Romanoff’s hopes rest on Byzantine nominating procedure in Colorado

Romanoff’s hopes rest on Byzantine nominating procedure in Colorado

Andrew Romanoff must lean on a convoluted primary process to help him upend Sen. Michael BennetMichael Farrand BennetWinter Olympians call for action on climate Overnight Health Care: GOP pushes stiff work requirements for food stamps | Johnny Isakson opens up about family's tragic loss to opioids | Republicans refuse to back vulnerable Dem's opioids bill | Dems offer new public option plan Lawmakers discuss Latino education gap MORE (D-Colo.). 

Romanoff has struggled on the fundraising front, and some are doubtful he can put together the kind of campaign required to knock off an incumbent. The state’s precinct caucuses, which will be held next month, are looking more and more like either a lifeline or a death knell for his campaign.

Political observers say — and supporters of Bennet worry — that Romanoff will gather momentum with a strong showing at the caucuses next month and the state assembly in May, using it to create a real race before the Aug. 10 primary. Conversely, they say losing at the state assembly could represent the end of the road.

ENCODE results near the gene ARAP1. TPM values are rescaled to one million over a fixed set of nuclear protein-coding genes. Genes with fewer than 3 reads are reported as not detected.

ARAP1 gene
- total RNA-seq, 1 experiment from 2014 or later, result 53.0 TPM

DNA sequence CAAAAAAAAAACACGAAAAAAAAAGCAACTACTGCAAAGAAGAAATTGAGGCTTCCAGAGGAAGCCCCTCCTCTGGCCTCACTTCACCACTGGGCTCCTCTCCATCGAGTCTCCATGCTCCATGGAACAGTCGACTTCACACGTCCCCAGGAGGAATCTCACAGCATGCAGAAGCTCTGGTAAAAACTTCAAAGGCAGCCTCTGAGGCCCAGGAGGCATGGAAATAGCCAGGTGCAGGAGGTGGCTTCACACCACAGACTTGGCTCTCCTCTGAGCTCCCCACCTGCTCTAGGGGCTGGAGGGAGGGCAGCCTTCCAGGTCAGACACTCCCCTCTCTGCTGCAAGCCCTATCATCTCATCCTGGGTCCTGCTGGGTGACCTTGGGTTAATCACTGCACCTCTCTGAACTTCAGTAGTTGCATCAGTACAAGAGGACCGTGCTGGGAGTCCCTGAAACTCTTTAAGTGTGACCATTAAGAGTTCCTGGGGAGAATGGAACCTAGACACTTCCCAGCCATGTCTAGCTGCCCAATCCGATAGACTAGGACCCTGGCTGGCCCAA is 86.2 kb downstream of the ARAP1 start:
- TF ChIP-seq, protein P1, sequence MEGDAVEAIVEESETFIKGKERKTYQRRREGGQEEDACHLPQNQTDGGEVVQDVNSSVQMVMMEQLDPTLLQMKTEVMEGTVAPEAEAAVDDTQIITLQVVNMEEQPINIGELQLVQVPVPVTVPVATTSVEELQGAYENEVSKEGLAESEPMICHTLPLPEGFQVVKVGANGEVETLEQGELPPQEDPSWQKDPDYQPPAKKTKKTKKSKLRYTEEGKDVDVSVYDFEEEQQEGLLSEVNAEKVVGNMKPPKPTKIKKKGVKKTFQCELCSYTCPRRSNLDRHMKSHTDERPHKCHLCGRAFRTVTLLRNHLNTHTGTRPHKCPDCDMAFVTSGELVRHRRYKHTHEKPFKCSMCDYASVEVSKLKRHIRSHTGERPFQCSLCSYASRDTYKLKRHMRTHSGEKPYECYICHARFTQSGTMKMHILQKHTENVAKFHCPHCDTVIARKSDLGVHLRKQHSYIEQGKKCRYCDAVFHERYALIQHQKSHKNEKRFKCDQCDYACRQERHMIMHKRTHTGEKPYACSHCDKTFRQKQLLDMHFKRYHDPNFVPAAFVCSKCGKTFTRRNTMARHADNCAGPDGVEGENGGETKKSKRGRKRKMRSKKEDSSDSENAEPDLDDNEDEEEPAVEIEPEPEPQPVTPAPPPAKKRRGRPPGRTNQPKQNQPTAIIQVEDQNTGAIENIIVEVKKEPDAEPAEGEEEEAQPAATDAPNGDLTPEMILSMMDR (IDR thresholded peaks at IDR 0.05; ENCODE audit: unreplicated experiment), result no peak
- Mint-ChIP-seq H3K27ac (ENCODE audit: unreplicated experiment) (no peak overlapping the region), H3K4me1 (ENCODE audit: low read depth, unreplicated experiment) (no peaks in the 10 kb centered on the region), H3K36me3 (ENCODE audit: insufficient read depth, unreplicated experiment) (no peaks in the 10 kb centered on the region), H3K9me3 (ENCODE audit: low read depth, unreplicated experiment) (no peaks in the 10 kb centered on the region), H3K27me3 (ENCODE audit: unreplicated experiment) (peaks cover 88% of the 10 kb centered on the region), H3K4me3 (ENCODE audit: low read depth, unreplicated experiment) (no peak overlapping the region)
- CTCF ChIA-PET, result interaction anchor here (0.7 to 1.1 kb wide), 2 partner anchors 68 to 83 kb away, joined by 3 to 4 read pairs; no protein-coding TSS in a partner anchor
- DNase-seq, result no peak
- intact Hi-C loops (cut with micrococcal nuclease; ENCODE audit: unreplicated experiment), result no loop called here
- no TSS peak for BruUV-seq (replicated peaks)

“He could change the expectation game by getting over 50 percent,” said independent Colorado pollster Floyd Ciruli. “He needs to get up there enough to validate the only real argument that he’s made — that he is the person of the grass roots of the Democratic Party.”

Colorado Democratic consultant Steve Welchert called it a must-win and said Romanoff needs a “pretty healthy margin.”

“He’s got to come out of the caucus looking like he’s the choice of grassroots Democrats, because financially he is so far behind,” Welchert said. “This is an expectations game, and there is an expectation that Romanoff will do well.”

When it comes to the state’s primary process, the word “Byzantine” is often invoked. The March 16 precinct caucuses lead into county and district assemblies in April, which eventually lead to the state assembly on May 22. At the state assembly, candidates must get 30 percent of the vote to make the ballot, or get at least 10 percent and then petition onto the ballot.

Alternatively, a candidate can skip the process and simply petition to get on the ballot. But whoever receives the most votes at the assembly gets the top of the ballot in the August primary.

Bennet’s campaign is casting the caucuses and state assembly as do-or-die time for Romanoff, a former state House Speaker and political veteran.

“He’s the insider in terms of the caucus process, given his long years in the assembly,” Bennet campaign manager Craig Hughes said. “For Andrew, it’s a critical must-win in the caucuses, given the home-field advantage.”

In an interview, Romanoff sought to lower expectations. He said the state assembly is merely a means to get on the ballot, and that the goal is what he needs to do that: 30 percent. 

He sought to de-emphasize the process and declined to discuss strategy in detail.